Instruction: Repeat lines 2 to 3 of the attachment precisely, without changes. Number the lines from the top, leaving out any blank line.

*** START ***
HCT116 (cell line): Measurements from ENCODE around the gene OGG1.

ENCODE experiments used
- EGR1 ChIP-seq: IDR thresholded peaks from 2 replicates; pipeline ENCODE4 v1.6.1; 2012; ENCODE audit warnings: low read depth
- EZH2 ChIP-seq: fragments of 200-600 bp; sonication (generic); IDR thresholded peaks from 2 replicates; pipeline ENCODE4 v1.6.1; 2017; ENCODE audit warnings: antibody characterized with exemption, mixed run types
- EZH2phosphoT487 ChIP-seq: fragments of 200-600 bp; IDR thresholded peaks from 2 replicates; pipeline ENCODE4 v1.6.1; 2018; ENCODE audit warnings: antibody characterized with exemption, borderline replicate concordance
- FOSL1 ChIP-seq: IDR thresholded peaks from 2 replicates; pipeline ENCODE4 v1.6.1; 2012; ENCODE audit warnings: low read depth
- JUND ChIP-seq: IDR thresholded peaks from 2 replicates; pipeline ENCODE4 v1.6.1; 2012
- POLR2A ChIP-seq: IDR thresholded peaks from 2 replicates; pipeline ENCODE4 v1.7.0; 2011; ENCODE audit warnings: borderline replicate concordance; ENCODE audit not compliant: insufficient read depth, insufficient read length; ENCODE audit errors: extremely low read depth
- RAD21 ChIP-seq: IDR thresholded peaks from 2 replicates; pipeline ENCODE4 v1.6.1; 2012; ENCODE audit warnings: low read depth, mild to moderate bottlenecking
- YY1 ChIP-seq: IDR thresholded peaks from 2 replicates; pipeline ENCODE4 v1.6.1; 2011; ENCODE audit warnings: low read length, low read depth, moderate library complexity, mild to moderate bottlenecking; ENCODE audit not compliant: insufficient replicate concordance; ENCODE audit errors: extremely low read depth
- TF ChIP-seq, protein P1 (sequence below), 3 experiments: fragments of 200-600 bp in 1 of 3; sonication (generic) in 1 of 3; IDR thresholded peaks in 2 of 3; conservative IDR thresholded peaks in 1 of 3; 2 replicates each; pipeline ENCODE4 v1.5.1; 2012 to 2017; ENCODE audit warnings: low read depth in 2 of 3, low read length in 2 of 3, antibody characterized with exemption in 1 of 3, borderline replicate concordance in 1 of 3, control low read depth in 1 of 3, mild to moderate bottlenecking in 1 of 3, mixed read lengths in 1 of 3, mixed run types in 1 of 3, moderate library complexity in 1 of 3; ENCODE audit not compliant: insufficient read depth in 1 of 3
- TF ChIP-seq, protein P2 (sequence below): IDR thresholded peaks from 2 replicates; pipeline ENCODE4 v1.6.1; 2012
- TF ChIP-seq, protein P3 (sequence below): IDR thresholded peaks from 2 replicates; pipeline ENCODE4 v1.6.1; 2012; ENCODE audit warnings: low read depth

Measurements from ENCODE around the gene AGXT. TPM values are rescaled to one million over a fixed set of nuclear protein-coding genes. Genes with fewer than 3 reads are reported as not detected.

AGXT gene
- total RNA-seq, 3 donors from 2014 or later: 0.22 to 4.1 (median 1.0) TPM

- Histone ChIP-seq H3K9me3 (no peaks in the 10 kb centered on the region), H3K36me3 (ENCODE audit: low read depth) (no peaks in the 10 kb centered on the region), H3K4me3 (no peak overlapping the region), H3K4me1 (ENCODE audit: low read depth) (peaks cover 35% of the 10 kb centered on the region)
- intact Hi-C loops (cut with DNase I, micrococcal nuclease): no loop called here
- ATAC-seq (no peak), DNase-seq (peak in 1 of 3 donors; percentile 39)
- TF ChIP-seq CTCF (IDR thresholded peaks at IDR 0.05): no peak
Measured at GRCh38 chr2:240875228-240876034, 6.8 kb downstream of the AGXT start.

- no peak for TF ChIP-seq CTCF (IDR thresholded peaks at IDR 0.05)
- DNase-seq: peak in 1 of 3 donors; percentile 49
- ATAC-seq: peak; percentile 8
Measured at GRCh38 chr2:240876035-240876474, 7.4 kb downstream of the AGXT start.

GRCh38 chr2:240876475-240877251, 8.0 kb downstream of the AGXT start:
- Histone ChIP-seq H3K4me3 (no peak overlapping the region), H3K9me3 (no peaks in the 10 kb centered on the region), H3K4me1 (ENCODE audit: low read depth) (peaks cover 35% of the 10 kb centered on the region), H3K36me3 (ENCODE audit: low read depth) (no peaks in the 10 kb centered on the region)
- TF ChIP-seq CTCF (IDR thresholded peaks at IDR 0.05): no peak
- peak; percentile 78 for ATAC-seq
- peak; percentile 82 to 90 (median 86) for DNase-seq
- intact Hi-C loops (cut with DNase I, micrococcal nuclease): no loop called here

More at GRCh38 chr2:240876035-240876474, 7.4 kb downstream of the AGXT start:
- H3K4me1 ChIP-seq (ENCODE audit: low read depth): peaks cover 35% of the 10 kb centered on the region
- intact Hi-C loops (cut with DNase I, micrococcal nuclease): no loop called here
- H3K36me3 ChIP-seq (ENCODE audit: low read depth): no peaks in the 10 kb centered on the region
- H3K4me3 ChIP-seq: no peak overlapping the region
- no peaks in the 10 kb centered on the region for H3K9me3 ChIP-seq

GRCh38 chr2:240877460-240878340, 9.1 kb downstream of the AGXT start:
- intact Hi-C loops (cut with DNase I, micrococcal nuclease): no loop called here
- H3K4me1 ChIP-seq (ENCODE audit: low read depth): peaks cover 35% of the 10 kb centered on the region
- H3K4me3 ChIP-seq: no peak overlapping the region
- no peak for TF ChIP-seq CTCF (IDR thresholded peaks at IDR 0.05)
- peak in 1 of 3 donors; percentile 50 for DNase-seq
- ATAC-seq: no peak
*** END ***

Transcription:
ENCODE experiments used
- EGR1 ChIP-seq: IDR thresholded peaks from 2 replicates; pipeline ENCODE4 v1.6.1; 2012; ENCODE audit warnings: low read depth